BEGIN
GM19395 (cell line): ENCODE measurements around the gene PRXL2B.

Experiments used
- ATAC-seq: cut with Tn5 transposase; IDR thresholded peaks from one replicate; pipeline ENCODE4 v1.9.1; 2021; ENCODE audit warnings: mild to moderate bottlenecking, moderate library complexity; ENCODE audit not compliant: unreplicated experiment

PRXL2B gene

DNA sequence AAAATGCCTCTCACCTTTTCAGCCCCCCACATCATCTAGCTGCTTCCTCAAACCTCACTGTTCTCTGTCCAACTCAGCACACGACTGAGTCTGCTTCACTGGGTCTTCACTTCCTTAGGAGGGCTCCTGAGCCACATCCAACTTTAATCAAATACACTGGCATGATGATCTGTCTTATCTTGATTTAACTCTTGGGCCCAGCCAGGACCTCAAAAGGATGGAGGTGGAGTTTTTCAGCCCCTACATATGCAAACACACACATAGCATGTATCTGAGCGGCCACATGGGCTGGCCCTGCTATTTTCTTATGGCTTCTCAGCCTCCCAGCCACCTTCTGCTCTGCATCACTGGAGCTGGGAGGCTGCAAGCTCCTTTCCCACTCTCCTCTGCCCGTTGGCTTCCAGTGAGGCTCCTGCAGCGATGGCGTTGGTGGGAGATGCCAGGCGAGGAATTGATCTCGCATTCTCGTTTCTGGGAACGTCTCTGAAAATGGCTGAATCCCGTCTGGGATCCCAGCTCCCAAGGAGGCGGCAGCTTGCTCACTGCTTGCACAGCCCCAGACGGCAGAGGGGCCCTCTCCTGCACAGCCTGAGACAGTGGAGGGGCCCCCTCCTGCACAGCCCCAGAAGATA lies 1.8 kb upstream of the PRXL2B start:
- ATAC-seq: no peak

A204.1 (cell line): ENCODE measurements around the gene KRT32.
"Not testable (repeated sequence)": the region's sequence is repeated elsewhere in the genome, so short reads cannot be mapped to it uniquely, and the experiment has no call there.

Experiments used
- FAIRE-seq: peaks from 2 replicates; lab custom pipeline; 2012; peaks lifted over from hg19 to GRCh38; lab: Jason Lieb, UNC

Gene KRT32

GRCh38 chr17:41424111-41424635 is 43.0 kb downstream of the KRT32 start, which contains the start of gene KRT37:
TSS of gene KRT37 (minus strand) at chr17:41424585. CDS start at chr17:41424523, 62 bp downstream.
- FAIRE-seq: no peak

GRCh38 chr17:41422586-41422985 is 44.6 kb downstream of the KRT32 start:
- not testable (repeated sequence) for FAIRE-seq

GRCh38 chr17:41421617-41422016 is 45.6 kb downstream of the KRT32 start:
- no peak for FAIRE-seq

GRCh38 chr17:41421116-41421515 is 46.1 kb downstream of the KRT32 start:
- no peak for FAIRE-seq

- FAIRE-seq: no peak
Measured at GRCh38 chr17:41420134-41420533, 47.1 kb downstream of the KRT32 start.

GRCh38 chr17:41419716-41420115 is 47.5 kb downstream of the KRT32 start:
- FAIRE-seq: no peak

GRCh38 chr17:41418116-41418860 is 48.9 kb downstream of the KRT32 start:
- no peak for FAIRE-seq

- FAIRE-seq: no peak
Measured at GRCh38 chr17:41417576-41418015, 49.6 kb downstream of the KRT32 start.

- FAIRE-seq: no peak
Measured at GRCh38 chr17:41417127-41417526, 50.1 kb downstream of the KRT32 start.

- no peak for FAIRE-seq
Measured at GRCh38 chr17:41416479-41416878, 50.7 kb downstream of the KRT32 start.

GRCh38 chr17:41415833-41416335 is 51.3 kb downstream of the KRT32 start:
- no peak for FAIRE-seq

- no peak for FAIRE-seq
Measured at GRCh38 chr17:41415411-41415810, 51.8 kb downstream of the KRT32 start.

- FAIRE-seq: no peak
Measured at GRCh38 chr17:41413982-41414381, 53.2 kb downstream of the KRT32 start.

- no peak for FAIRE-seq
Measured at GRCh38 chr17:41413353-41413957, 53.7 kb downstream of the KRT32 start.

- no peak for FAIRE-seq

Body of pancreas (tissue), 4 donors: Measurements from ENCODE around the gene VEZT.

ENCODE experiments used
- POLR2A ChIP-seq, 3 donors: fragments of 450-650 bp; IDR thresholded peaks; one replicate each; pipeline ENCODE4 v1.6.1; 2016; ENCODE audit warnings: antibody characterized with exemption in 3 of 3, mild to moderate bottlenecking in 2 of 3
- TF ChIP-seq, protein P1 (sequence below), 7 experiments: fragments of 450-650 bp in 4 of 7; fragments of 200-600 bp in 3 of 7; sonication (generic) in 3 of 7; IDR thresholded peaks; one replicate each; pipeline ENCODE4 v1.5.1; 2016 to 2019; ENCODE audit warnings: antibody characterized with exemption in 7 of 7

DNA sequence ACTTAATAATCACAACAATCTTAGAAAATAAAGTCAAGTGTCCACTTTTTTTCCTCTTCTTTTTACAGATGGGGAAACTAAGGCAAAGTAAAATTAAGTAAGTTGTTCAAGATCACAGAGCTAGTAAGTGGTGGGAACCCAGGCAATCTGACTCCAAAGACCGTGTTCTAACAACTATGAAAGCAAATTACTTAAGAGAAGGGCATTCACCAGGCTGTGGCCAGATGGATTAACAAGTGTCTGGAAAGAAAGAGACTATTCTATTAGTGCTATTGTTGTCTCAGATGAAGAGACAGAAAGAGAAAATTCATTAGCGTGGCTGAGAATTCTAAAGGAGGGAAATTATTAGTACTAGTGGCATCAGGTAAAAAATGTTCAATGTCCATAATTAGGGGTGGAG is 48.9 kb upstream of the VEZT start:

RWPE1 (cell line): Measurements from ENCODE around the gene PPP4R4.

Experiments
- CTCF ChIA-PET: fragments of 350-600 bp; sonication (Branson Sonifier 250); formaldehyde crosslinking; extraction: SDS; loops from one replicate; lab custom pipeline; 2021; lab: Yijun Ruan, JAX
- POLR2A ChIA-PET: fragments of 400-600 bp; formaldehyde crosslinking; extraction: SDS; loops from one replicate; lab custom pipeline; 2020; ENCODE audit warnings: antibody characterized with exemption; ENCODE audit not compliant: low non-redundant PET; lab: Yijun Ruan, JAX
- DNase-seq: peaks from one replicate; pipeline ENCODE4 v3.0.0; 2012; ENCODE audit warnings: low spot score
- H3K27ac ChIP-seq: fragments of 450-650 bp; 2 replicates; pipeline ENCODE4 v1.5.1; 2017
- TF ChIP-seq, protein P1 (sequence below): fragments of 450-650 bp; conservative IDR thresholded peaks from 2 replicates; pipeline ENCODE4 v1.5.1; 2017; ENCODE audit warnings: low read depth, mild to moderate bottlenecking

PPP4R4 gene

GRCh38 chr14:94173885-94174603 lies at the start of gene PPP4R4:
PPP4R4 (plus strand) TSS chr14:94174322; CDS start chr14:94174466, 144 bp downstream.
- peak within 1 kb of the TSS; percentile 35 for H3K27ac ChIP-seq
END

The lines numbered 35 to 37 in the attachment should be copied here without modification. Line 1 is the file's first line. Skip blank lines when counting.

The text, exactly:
- no peak for FAIRE-seq
Measured at GRCh38 chr17:41415411-41415810, 51.8 kb downstream of the KRT32 start.

- FAIRE-seq: no peak